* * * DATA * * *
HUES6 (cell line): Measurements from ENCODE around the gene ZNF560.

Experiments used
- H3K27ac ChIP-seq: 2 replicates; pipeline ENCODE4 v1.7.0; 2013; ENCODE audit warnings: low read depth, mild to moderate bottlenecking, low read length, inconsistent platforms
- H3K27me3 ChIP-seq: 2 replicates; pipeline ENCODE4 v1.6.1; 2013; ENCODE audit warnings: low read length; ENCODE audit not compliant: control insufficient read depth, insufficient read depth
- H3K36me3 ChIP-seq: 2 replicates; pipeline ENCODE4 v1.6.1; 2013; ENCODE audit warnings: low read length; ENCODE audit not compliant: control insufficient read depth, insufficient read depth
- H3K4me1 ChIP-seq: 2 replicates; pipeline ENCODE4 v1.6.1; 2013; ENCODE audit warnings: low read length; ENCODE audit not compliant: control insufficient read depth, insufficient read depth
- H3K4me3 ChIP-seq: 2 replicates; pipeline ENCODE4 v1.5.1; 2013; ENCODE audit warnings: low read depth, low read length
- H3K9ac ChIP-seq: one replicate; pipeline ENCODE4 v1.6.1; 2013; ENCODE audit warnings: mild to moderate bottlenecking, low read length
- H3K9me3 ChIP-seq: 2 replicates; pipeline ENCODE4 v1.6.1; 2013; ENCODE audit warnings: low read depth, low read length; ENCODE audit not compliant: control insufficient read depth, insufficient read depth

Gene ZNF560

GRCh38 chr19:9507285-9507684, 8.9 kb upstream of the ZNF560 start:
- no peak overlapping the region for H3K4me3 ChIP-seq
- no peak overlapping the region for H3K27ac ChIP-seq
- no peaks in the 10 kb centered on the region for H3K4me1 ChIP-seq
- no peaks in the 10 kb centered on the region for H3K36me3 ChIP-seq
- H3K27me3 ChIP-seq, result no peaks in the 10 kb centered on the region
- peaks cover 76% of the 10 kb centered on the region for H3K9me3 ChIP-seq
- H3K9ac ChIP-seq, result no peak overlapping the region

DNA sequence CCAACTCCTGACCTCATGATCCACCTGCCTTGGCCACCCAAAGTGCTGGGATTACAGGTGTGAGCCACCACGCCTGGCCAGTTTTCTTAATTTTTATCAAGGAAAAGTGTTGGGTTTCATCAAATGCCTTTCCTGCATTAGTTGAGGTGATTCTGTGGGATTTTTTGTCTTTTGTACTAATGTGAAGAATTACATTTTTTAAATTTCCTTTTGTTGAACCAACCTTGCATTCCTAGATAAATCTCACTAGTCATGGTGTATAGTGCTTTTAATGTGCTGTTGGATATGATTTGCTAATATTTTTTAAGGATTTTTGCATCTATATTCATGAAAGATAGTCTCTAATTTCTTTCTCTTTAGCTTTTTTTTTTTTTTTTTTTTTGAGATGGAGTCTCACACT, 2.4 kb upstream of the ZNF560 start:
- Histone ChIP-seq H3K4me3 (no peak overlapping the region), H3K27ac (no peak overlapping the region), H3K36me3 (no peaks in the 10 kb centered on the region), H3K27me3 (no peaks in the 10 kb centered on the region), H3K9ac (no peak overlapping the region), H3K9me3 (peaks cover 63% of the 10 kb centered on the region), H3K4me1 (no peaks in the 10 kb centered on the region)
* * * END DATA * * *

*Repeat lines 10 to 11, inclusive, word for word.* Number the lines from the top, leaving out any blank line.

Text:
Gene ZNF560

GRCh38 chr19:9507285-9507684, 8.9 kb upstream of the ZNF560 start: